Dwellings, crowding, and tuberculosis in Montreal
The association of tuberculosis (TB) with poverty has long been recognized, yet it may reflect not only characteristics of poor individuals, but also housing and neighborhood features which promote airborne spread. We sought to determine whether dwelling and building features, residential density and crowding are independently associated with TB occurrence in a low-incidence setting. We used residential addresses to geocode active TB cases reported in Montreal in 1996-2000. These "case dwellings" were linked to the municipal dwelling geodatabase from 2000, and to Canadian census data from 1996. We compared them with randomly selected Montreal dwellings ("controls," in a 1:10 ratio), using the same data sources. From multivariate logistic regression, the 595 case dwellings were more likely than the 5950 control dwellings to be in buildings >5 stories tall (adjusted odds ratios [OR] 1.6; 95% CI: 1.0-2.5), constructed since 1970 (adjusted OR 2.5; 1.8-3.6), in the lowest quartile for resale valuation (adjusted OR 1.3; 1.0-1.6), and on blocks where lot coverage exceeded the median value (adjusted OR 1.3; 1.0-1.6). Case dwellings were also more often found in census tracts with more persons per room, and a higher proportion of inhabitants who had arrived in Canada within the last 5 years. We conclude that dwelling and building features--notably dwellings in taller and new buildings, with lower resale value, and dwellings on blocks with high residential density--as well as crowding, were associated with TB occurrence, after adjustment for sociodemographic factors.
Volume (Year): 63 (2006)
Issue (Month): 2 (July)
|Contact details of provider:|| Web page: http://www.elsevier.com/wps/find/journaldescription.cws_home/315/description#description|
|Order Information:|| Postal: http://www.elsevier.com/wps/find/supportfaq.cws_home/regional|
References listed on IDEAS
Please report citation or reference errors to , or , if you are the registered author of the cited work, log in to your RePEc Author Service profile, click on "citations" and make appropriate adjustments.:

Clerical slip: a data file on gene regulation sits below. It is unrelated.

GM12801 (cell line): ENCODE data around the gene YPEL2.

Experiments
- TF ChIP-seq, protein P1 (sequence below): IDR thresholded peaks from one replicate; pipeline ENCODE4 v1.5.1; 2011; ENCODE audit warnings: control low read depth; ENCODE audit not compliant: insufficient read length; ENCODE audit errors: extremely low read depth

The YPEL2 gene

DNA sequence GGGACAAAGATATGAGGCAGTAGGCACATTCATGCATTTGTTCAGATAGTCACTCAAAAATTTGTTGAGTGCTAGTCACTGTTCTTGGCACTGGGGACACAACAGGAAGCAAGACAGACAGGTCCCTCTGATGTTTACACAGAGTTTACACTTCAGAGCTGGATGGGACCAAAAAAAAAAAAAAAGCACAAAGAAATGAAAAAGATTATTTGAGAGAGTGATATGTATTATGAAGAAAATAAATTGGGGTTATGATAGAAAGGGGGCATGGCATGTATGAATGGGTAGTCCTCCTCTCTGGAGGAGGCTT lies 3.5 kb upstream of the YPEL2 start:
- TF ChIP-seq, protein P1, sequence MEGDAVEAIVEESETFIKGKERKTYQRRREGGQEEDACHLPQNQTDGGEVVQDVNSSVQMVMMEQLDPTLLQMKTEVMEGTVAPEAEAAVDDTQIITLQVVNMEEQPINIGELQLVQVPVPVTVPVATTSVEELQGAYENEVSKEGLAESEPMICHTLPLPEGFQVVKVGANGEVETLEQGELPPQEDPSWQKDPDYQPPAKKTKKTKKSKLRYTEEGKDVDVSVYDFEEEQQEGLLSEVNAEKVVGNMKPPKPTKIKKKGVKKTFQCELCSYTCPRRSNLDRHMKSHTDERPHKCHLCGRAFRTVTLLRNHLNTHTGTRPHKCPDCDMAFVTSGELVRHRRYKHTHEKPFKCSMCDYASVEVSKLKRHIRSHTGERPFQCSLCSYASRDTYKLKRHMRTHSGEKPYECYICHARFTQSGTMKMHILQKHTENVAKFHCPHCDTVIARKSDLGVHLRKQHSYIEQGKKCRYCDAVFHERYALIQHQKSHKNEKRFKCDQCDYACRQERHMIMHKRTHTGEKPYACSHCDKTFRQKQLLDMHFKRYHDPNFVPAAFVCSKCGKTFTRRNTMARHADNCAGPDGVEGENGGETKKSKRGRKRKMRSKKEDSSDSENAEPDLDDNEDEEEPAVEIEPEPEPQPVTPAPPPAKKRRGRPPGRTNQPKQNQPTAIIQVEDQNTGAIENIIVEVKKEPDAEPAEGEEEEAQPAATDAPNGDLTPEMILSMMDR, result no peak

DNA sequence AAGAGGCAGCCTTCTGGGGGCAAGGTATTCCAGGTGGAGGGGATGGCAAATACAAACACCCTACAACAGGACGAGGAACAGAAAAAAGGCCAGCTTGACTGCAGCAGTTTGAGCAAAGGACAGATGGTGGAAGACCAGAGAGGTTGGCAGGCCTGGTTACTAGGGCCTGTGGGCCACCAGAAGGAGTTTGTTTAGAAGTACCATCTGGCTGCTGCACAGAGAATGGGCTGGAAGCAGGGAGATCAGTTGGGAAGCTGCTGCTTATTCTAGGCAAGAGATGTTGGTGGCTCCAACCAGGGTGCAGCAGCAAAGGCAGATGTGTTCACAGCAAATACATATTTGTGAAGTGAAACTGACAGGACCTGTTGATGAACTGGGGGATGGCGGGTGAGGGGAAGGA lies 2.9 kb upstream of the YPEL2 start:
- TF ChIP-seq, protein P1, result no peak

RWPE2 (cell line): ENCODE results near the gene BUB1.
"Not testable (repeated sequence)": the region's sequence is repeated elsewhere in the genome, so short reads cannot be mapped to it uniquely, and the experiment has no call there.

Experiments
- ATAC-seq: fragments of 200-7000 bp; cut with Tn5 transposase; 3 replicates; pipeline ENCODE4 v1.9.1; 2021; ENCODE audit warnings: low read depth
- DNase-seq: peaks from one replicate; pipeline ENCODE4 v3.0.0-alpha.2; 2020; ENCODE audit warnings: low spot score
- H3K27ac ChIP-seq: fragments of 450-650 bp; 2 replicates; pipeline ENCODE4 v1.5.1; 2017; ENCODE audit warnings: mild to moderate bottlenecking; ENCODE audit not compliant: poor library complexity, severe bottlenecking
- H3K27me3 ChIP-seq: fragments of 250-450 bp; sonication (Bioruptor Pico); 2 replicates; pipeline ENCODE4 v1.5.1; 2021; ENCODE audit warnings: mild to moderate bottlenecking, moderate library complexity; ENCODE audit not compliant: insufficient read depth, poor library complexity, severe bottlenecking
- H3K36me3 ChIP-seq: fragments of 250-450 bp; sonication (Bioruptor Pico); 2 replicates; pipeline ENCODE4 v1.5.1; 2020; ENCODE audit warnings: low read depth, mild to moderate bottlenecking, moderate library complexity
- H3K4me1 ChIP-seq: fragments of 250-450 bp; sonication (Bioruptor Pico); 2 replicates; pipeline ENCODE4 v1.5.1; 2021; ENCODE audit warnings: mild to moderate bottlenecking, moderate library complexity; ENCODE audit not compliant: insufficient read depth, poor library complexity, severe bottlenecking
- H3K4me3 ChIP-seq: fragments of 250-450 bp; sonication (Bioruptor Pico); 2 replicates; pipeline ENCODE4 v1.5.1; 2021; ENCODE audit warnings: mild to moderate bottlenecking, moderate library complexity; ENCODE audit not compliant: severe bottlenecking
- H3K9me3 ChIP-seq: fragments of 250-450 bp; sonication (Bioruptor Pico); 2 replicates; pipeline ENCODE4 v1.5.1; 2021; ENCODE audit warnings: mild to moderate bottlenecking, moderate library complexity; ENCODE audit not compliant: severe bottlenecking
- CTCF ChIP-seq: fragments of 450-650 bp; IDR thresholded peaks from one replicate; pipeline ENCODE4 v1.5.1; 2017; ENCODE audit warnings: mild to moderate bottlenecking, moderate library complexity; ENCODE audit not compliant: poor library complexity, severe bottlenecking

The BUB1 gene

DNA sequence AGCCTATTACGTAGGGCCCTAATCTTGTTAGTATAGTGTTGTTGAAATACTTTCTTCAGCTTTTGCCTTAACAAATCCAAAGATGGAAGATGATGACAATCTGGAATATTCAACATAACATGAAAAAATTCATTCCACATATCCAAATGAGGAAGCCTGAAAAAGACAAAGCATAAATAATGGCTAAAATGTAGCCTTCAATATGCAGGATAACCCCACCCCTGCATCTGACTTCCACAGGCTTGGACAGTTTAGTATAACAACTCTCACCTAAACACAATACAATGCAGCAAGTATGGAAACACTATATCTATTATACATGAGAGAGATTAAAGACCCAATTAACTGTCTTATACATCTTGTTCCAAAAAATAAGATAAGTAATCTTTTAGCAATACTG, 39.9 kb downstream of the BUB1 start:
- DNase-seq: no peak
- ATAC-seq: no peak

- Klovdahl, A. S. & Graviss, E. A. & Yaganehdoost, A. & Ross, M. W. & Wanger, A. & Adams, G. J. & Musser, J. M., 2001. "Networks and tuberculosis: an undetected community outbreak involving public places," Social Science & Medicine, Elsevier, vol. 52(5), pages 681-694, March.
- Ross, Nancy A. & Tremblay, Stéphane & Graham, Katie, 2004. "Neighbourhood influences on health in Montréal, Canada," Social Science & Medicine, Elsevier, vol. 59(7), pages 1485-1494, October.
- Elender, Frances & Bentham, Graham & Langford, Ian, 1998. "Tuberculosis mortality in England and Wales during 1982-1992: its association with poverty, ethnicity and AIDS," Social Science & Medicine, Elsevier, vol. 46(6), pages 673-681, March.
When requesting a correction, please mention this item's handle: RePEc:eee:socmed:v:63:y:2006:i:2:p:501-511. See general information about how to correct material in RePEc.
For technical questions regarding this item, or to correct its authors, title, abstract, bibliographic or download information, contact: (Dana Niculescu)
If you have authored this item and are not yet registered with RePEc, we encourage you to do it here. This allows to link your profile to this item. It also allows you to accept potential citations to this item that we are uncertain about.
If references are entirely missing, you can add them using this form.
If the full references list an item that is present in RePEc, but the system did not link to it, you can help with this form.
If you know of missing items citing this one, you can help us creating those links by adding the relevant references in the same way as above, for each refering item. If you are a registered author of this item, you may also want to check the "citations" tab in your profile, as there may be some citations waiting for confirmation.
Please note that corrections may take a couple of weeks to filter through the various RePEc services.